New insight into the signalling pathways of cardioprotection in the non-diabetic and diabetic human myocardium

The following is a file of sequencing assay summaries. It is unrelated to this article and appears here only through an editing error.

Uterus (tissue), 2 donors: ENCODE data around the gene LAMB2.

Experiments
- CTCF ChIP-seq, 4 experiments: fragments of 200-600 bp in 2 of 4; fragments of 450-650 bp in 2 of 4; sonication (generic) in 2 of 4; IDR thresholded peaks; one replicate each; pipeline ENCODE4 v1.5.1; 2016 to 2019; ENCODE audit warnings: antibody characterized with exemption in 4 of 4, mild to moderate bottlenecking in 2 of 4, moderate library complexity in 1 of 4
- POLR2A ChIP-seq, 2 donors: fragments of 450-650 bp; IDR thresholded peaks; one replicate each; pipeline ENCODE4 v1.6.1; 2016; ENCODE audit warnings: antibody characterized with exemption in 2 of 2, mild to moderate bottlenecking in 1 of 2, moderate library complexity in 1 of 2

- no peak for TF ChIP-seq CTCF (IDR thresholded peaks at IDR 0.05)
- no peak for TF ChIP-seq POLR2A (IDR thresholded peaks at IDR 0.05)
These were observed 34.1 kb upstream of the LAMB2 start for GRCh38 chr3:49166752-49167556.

Background: The cardioprotection by IPC is a well-recognised phenomenon in healthy hearts, however the occurrence of IPC in diabetics is controversial. In this thesis I have investigated whether the diabetic myocardium can be preconditioned and the underlying mechanisms. Methods and results: Right atrial sections from 3 groups of patients: non-diabetics, IDDM, and NIDDM were randomised to receive one of the following protocols: aerobic perfusion, simulated ischaemia/reoxygenation, IPC, and pharmacological preconditioning with phenylephrine, adenosine, diazoxide (mitoKATP channel opener), PMA (protein kinase C agonist) or anisomycin (p38 MAPK activator). The assessment of CK leakage and MTT tissue viability at the end of the experiments demonstrated that diabetic myocardium cannot preconditioned by ischaemia or by the pharmacological activation of the signal transduction pathway upstream of mitoKATP channels but that protection can be obtained by the activation of the pathway beyond mitoKATP channels (e.g. PKC and P38 MAPK). In a second study, mitochondria isolated from the above groups of patients were used to assess for MMP after treatment with diazoxide by measuring the uptake of JC-1 dye. The partial depolarisation of MMP seen in non-diabetics was absent in the diabetic myocardium. The determination of ROS generation by the mitochondria of the non-diabetic and diabetic myocardium exposed to diazoxide showed an altered response in superoxide production in the diabetic myocardium. Finally, using specific PKC isoform inhibitors, I demonstrated that PKC a and PKC e are the two isoforms involved in IPC of human myocardium with PKCe begin upstream and PKCa being downstream of mitKATP channels. Conclusions: The failure to precondition the diabetic myocardium is caused by mitochondrial dysfunction. Since PKCa is the isoform beyond mitoKATP channels, this and P38 MAPK may represent potential clinical and therapeutic targets to protect the diabetic myocardium.